Best remembered in popular lore as the 'rampant hag' described by Cotton Mather, modern historical studies demonstrate that Martha Carrier was a victim of Salem's outbreak of witchcraft accusations. Carrier was accused of being in league with the devil by the circle of "afflicted" girls, neighbors and even her own children, and hanged as a witch on August 19, 1692. Like many of accused witches, Carrier was a poor, disagreeable woman, for whom this was not the first accusation of witchcraft. Born Martha Allen, daughter of one of the original founders of the Massachusetts town of Andover, in 1674 Martha married below her station to a young Welsh servant and father of her illegitimate child, Thomas Carrier. Living for a few years in Billerica, the couple returned to Andover in the 1680's with very little money and four children. Martha's independent spirit and lack of deference seem to have quickly alienated her from the rest of the community. The turning point came in 1690 when a smallpox epidemic erupted in the town. Although her family, particularly the men, accounted for 7 of the 13 who died of smallpox in the town, the community of Andover blamed Martha for the tragedy. Carrier's reputation as a witch found new expression two years later when the outbreak in Salem began. As the testimony of the circle of accusing girls reflected, the Salem community was well aware of Andover's gossip. Susan Sheldon, Mary Walcot, Elizabeth Hubbard and Ann Putnam screamed before the court that they could see the 13 ghosts of Andover. Other neighbors accused her of maleficium, testifying that after harsh words from her, evil things like sick or dead animals or strange illnesses befell them. During her courtroom examination, however, Carrier stood her ground and boldly asserted that those who accused her lied. Asked if she could then look upon the girls, seemingly possessed, without their writhing in pain, she said she would not, for "they will dissemble if I look upon them." Later, she admonished the magistrates, saying "it is a shamefull thing that you should mind these folks that are out of their wits." Accusations of witchcraft extended beyond Martha to the rest of her family. Her sons Richard and Andrew, ages 18 and 15 respectively, were tied neck to heels until blood was ready to come out of their noses. Under such intense pressure, Martha's own children, including seven-year-old Sarah and ten-year-old Thomas, Jr., testified against her and confessed themselves to be witches. Young Sarah told the court that she had been a "witch Ever Since She was Six years Old that her Moth'r brought a red book to her and She touched it." The assistant minister Thomas Barnard who was responsible for these confessions, managed to get confessions from all but two of accused witches, including Martha, who were also members of his congregation. One explanation for the targeting of the Carrier family depends upon a conspiracy theory that holds that the motive of the Andover accusations was to punish and remove political power and social influence from the founding families of Andover. According to the originator of this theory, Enders Robinson, (see his book, Salem Witchcraft) a group of ten accusers were in league with Andover's assistant minister Rev. Thomas Barnard in order to gain control over the town's affairs by discrediting the senior minister, Rev. Francis Dane, and the leading families through witchcraft accusations. Robinson points to the concentration of Andover accusations within families were either related to Rev. Francis Dane or to the powerful founding families. Although the correspondence he finds between these groups is interesting, there is no strong evidence supporting such a conspiracy. An alternative explanation, put forward by Carol Karlsen in her book ,I The Devil in the Shape of a Woman, blames the disruption to the existing socio-economic order that women inheriting a significant amount of money or property would cause. Karlsen argues that a sizable group of accused women were not the typical marginalized women, but wealthy and prominent members of the community, who shared an unusual place within society as primary heirs to money and property. Although Martha might have inherited some property after the majority of her male relatives died in the smallpox epidemic of 1690, such an inheritance would have been minimal. More likely, Martha's established reputation as a witch and as a disagreeable woman made her a target once the momentum of accusations got out of control in Salem.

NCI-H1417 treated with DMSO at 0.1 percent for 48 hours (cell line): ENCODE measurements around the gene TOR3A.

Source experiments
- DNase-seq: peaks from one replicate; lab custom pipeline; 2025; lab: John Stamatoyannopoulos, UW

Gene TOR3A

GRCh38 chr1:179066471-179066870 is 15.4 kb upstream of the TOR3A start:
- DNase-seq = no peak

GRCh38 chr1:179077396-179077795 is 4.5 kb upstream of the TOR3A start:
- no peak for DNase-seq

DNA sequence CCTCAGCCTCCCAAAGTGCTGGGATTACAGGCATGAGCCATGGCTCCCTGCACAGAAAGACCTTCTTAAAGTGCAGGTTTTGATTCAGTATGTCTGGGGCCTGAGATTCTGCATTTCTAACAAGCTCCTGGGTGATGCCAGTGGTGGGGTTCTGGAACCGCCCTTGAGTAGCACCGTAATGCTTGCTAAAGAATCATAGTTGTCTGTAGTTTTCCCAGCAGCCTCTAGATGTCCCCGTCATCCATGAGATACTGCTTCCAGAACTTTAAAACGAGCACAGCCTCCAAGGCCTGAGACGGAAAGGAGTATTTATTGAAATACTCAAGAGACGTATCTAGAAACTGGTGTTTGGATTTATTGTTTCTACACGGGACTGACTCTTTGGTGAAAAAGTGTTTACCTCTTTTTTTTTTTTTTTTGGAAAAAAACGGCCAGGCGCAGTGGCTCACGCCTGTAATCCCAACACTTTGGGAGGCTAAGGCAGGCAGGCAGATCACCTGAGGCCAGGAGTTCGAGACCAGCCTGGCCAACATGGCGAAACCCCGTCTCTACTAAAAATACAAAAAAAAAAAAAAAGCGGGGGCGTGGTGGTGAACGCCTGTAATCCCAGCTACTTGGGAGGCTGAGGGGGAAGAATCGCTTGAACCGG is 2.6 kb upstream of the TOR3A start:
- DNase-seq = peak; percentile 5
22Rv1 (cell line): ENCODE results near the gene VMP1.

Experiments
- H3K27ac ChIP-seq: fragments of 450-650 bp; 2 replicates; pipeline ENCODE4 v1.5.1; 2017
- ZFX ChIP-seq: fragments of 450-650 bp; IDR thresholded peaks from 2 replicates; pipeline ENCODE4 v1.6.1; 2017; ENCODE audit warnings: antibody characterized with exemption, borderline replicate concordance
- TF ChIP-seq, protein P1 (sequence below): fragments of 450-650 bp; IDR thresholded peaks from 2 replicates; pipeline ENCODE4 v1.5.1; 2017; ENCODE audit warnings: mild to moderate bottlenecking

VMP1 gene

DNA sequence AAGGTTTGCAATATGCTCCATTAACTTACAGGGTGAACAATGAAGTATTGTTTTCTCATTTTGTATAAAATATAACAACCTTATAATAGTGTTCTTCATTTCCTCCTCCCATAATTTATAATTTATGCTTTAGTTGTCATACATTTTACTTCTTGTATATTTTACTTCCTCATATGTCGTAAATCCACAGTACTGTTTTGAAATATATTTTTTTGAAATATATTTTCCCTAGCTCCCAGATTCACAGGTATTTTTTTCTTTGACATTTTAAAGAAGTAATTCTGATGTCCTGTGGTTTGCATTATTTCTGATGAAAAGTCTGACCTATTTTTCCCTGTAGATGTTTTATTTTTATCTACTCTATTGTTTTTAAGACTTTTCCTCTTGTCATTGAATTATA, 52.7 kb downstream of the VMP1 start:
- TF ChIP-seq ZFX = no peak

Sarah Pease